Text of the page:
Creative Interfaith Dialogue

Week 4: Ahl Al-Kitab

During Week 4, Professor Asani started off our first lecture of the week by saying,

“Diversity is a fact. How you choose to engage with it is a choice.”

The simplicity and straightforwardness of Prof. Asani’s comment stuck with me throughout that week. I reflected on the ways in which this world’s faith traditions situate themselves within the world’s religiously pluralistic landscape. I asked myself, “How was I taught about the world’s religions?” and “How was I taught to engage with the religious “others” around me?”

These questions are not new to me. In fact, I have spent a great portion of my life engaged in interfaith work. However, this class’ emphasis on the aesthetic interpretations of Islam encouraged me to think about the role the arts can play in, not only expressing praise for the Divine, but building positive connections across lines of religious difference. After all, Quran 50:16 describes Allah as closer to humans than their jugular vein. In my opinion, if that is the case, then the arts can play a role in illuminating Allah’s closeness to every human, regardless of their faith tradition.

For this creative assignment, I developed a sample “Lesson Plan” for a creative interfaith dialogue workshop. I was inspired by our teachings around the Islamic concept of Ahl al-Kitab, which literally translates to “the family of the book,” to pull quotes and teachings from various faith traditions for participants to reflect upon collaboratively.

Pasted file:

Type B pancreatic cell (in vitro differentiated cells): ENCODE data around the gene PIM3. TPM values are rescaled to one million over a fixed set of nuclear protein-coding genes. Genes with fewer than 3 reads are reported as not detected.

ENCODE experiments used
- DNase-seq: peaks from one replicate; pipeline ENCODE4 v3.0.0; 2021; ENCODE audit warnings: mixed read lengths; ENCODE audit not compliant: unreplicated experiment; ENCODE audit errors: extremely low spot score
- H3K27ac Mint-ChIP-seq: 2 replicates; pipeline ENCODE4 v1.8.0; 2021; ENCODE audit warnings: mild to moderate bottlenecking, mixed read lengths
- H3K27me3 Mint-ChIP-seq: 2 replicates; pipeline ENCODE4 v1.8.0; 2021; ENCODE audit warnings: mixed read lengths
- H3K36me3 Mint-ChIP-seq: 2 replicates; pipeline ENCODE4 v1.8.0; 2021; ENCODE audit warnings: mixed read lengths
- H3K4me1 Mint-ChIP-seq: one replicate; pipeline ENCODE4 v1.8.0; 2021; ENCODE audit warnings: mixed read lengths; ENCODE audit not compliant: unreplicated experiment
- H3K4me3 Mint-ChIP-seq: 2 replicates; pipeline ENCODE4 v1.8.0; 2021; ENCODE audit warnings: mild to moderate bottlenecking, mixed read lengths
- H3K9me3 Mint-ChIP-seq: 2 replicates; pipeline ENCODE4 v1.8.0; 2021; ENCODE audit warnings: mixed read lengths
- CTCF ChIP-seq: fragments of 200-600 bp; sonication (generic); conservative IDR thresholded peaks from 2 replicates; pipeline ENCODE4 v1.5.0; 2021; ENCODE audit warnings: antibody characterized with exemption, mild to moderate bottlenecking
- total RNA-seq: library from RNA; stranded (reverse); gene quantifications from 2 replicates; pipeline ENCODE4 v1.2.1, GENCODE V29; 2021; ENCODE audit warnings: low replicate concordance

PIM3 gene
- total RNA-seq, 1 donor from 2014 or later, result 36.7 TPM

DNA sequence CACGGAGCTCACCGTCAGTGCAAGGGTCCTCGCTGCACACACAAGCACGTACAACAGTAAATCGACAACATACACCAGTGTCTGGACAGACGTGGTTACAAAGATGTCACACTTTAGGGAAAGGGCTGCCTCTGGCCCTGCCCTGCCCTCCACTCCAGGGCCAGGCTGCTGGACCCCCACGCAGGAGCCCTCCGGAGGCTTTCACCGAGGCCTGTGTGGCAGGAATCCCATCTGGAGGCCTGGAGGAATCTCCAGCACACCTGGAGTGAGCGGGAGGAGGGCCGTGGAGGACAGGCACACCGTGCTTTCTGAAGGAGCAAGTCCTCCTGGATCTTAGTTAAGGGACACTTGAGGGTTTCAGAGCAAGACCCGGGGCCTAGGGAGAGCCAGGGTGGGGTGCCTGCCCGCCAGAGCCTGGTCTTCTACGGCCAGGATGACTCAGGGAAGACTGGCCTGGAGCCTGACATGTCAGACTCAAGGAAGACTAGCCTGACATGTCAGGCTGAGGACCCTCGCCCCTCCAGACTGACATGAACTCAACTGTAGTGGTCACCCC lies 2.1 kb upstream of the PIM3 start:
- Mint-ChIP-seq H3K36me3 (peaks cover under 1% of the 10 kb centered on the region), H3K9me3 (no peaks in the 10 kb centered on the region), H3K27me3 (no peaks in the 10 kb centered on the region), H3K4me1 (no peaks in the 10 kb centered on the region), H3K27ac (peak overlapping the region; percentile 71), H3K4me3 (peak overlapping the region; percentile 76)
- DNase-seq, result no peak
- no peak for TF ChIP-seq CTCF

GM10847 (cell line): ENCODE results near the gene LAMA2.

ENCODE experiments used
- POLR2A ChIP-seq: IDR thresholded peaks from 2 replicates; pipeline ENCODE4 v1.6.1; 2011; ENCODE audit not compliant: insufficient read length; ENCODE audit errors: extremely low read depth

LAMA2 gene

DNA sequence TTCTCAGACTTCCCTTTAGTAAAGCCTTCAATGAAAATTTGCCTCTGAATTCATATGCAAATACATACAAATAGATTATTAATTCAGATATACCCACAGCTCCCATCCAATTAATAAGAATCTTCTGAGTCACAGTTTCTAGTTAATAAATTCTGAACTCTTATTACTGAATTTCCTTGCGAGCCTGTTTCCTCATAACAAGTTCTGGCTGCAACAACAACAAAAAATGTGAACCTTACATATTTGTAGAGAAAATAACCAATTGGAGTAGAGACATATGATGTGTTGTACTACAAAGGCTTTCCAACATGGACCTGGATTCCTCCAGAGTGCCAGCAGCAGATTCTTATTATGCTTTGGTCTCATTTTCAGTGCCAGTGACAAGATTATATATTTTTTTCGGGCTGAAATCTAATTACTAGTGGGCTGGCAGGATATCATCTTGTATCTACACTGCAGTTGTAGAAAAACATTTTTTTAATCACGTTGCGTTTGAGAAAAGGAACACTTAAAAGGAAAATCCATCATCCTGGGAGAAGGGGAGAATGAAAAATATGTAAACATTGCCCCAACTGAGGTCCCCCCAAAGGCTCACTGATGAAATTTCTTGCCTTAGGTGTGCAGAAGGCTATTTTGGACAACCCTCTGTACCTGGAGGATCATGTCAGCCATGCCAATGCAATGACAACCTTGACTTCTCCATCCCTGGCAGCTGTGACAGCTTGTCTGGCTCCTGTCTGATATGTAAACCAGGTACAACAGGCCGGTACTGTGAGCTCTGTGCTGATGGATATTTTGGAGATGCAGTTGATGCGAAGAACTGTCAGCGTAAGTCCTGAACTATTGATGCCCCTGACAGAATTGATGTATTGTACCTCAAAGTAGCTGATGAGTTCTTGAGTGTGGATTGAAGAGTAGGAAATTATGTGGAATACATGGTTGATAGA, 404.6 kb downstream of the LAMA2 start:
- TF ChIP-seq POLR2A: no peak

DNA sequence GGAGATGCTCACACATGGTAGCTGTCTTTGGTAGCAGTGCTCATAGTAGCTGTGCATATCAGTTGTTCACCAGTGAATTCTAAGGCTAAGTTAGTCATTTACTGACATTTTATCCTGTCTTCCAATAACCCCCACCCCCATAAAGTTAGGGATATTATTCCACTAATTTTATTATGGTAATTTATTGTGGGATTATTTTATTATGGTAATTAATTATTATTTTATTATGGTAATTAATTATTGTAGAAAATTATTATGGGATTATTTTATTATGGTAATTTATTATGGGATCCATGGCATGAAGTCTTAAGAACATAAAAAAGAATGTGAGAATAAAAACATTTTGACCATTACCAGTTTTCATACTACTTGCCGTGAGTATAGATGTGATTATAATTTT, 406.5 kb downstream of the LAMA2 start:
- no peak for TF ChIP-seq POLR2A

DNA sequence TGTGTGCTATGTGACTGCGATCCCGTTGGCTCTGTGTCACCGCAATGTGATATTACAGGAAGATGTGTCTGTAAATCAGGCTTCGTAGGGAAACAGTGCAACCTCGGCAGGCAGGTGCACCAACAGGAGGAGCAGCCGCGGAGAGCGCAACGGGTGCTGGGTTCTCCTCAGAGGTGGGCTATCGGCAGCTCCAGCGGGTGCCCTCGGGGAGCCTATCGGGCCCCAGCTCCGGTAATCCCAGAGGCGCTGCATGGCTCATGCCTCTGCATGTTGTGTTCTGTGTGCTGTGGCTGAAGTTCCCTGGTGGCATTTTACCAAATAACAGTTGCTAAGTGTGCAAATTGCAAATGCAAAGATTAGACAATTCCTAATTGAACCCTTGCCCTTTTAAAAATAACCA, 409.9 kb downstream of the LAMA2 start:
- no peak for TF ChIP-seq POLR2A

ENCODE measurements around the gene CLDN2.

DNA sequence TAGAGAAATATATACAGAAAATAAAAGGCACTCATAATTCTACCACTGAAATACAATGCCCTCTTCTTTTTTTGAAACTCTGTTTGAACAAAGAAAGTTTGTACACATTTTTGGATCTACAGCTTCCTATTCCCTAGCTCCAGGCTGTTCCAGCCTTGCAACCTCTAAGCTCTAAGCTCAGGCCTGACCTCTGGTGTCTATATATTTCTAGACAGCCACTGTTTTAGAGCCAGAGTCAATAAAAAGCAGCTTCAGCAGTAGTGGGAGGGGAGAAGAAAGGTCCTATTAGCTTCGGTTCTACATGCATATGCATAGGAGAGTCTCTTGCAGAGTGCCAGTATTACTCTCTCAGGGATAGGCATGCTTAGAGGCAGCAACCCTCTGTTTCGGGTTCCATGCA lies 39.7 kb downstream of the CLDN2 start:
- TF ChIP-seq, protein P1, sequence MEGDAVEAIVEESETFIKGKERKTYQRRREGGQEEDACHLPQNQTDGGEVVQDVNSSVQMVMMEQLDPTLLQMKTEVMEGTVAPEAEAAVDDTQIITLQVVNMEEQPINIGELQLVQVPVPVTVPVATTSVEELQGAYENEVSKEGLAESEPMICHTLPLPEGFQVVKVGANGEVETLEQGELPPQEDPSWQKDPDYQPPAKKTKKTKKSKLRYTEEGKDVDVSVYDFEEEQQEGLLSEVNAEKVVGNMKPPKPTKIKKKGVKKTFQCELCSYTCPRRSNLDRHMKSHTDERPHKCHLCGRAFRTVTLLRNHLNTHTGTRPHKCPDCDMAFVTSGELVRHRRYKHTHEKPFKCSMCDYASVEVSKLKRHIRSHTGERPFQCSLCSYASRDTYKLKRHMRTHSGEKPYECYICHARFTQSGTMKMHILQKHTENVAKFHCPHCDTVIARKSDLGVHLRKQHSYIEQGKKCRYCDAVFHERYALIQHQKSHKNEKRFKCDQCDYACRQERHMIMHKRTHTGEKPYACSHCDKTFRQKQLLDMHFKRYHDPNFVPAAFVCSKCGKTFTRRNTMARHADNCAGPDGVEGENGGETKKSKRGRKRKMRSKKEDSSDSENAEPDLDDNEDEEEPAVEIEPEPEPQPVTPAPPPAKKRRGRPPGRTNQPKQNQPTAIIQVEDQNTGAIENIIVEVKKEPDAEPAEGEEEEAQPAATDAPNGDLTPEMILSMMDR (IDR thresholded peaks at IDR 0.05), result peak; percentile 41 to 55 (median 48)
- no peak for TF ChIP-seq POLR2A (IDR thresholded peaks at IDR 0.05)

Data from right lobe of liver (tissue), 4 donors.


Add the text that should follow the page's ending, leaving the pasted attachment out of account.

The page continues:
The term Ahl al-Kitab refers to all followers of “the book” (i.e followers of monotheistic traditions.) This concept evokes the belief that anyone who submits to a God is a muslim in the nominal sense. The term “Muslim” means “one who submits,” yet does not specify any particular devotion or veneration of the Prophet Muhummad (pbuh). It is important to note that the Arabic translates to people of the Book  – defined and singular. Thus signaling that there is no distinction between books and that all monotheistic faiths are connected.

In addition to being inspired by the term Ahl al-kitab, I was inspired by Surat Al-Hujarat (49:13), which reads:

O mankind, indeed We have created you from male and female and made you peoples and tribes that you may know one another. Indeed, the most noble of you in the sight of Allah is the most righteous of you. Indeed, Allah is Knowing and Acquainted. (Transl. Sahih International). 

My hope is that this activity will promote interreligious encounters, grounded in artistic practices, as a means of accomplishing this Divine goal of “knowing one another.”

Interreligious literacy is but one component of interfaith dialogue. This workshop strives to facilitate a more holistic approach to dialogue by 1) attempting to grapple with religions as more than the sum of set texts, doctrines, and rituals and 2) foreground the complexity of individuals’ personal experiences with faith. I believe creative interreligious dialogue has an untapped potential, particularly in addressing the question: What happens when language is not enough?